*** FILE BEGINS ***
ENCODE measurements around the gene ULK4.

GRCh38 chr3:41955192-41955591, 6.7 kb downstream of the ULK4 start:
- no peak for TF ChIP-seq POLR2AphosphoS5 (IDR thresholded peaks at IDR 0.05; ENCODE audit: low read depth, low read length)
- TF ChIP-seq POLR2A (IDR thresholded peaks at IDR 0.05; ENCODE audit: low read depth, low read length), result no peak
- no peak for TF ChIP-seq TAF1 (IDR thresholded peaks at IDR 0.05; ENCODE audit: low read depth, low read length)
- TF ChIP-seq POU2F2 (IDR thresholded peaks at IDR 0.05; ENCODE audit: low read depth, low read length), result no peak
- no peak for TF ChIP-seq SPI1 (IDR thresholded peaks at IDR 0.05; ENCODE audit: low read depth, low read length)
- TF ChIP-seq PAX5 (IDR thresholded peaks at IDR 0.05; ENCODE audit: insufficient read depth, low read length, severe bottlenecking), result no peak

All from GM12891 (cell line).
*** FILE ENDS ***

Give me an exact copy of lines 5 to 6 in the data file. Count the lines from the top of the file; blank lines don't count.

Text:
- no peak for TF ChIP-seq TAF1 (IDR thresholded peaks at IDR 0.05; ENCODE audit: low read depth, low read length)
- TF ChIP-seq POU2F2 (IDR thresholded peaks at IDR 0.05; ENCODE audit: low read depth, low read length), result no peak